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Plant Roundup

August 21, 2009

Plant geneticists are developing crops that can thrive in salty soils.

Transcript

BOB HIRSHON (host):
Salt-tolerant crops. I’m Bob Hirshon for AAAS, the Science Society.

Millions of acres of potential farmland can’t be cultivated because they’re too salty. Now a research team based at the University of Adelaide in Australia is developing genetically modified crops that can thrive in these conditions. Recently, they reported enhancing a mustard plant’s ability to remove salt from water before it reaches the plant’s leaves. Now they’re trying the same genetic modifications on rice, wheat and other food crops.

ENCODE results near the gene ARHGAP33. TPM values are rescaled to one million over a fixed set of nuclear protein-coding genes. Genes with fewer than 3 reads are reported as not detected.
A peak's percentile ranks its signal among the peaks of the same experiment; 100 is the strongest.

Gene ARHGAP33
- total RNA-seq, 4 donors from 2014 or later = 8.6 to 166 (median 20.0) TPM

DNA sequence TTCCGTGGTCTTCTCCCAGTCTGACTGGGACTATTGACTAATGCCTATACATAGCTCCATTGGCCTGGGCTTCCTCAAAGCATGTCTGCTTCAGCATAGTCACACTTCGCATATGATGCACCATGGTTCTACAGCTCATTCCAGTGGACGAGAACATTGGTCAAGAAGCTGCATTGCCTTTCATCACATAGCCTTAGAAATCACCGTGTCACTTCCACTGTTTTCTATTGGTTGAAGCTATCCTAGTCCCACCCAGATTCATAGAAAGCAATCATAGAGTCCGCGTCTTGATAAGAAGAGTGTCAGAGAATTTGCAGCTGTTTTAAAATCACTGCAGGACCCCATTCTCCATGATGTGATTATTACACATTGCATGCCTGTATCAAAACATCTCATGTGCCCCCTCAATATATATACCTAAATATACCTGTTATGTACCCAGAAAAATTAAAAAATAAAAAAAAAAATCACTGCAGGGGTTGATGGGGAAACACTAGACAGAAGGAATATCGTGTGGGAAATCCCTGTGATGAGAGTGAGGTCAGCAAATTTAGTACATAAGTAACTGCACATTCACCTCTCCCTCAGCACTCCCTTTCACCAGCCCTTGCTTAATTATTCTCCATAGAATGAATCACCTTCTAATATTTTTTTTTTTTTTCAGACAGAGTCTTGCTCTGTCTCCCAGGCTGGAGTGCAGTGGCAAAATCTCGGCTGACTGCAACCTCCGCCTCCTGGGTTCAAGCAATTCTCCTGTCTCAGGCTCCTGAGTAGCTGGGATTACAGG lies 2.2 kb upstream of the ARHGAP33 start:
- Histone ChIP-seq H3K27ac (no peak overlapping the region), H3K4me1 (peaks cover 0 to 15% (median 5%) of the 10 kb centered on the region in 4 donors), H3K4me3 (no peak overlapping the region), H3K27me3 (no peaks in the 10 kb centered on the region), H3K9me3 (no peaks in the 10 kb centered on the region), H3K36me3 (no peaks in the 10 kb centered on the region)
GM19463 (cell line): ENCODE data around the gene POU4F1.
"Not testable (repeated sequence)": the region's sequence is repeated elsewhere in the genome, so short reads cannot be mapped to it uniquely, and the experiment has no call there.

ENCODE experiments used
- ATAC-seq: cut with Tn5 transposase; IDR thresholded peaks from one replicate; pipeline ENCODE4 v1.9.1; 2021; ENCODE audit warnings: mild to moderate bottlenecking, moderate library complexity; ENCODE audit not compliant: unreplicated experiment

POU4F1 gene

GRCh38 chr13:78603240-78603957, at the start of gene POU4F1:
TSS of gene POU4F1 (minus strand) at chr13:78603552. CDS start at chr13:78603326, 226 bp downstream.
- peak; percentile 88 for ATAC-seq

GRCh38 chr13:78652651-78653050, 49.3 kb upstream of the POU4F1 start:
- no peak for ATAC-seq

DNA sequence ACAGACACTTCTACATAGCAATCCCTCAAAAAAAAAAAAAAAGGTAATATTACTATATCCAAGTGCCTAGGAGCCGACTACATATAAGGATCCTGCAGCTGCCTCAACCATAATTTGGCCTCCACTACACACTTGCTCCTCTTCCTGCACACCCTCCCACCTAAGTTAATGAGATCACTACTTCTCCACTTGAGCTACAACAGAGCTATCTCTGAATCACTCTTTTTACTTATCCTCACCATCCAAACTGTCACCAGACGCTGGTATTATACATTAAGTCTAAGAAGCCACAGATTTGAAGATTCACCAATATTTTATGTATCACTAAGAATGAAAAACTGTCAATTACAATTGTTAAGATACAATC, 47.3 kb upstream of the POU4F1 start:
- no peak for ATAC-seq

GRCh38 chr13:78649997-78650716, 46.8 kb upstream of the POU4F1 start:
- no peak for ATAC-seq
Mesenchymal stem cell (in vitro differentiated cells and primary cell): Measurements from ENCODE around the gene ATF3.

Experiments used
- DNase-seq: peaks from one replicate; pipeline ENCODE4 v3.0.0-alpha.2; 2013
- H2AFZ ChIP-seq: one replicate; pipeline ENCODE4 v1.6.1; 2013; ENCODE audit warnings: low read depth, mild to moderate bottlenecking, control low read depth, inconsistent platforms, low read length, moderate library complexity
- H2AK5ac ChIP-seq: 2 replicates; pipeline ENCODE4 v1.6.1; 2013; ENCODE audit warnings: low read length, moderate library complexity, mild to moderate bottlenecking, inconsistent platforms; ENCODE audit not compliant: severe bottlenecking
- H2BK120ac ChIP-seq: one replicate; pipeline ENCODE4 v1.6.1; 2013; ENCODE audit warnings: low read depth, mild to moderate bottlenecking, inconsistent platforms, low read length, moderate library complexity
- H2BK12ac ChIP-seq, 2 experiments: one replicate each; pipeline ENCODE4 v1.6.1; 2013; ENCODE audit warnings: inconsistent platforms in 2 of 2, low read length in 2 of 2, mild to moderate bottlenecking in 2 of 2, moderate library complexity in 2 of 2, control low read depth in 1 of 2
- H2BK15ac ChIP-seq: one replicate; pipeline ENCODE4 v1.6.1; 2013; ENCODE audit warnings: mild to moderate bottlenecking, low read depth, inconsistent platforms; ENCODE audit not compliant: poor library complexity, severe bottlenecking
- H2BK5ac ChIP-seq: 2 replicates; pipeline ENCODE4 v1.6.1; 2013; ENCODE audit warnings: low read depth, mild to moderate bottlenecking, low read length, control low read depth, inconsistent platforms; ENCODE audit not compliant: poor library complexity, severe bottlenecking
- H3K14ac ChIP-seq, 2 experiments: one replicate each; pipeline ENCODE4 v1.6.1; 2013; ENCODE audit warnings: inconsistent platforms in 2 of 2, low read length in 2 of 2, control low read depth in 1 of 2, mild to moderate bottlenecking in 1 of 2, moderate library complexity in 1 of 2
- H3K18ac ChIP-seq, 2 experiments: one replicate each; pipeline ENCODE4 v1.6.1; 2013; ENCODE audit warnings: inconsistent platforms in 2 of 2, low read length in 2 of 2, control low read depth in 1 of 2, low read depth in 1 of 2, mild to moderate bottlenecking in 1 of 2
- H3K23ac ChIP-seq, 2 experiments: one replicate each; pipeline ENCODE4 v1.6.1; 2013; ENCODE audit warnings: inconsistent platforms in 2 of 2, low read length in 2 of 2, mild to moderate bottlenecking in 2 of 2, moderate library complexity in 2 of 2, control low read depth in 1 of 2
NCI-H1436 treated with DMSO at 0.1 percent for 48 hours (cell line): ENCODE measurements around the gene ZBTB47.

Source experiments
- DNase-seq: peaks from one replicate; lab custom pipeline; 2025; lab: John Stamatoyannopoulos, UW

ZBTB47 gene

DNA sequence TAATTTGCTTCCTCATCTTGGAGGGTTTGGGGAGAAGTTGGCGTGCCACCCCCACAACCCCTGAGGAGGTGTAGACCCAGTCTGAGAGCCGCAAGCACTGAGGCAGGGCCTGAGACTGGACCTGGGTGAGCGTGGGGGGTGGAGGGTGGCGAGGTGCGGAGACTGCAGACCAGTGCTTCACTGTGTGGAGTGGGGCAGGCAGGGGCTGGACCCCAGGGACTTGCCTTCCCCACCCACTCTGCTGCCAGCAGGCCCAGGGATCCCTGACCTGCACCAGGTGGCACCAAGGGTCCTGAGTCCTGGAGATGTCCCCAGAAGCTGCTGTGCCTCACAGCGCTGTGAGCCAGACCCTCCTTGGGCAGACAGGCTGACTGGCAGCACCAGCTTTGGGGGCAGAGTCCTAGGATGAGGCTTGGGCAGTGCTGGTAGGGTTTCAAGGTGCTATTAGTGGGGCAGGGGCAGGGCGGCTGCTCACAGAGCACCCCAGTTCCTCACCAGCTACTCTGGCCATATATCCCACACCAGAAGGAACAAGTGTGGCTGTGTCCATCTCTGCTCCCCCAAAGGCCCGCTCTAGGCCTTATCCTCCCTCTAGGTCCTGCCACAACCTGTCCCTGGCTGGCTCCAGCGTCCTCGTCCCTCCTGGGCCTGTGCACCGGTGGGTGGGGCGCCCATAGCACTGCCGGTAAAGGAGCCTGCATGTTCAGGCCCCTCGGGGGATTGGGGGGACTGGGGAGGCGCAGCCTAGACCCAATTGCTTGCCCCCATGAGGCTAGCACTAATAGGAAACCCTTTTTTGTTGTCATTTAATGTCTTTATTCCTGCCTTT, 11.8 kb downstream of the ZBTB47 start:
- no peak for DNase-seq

In other plant news, scientists have discovered that a small alpine plant growing in the icy mountains of northern Russia has snow roots. The roots grow upward through ice to reach a layer of snow that contains trace amounts of nitrogen, an important plant nutrient. When the snow melts, the roots die and decompose, which could be why no one’s ever noticed the phenomenon before. I’m Bob Hirshon for AAAS, the Science Society.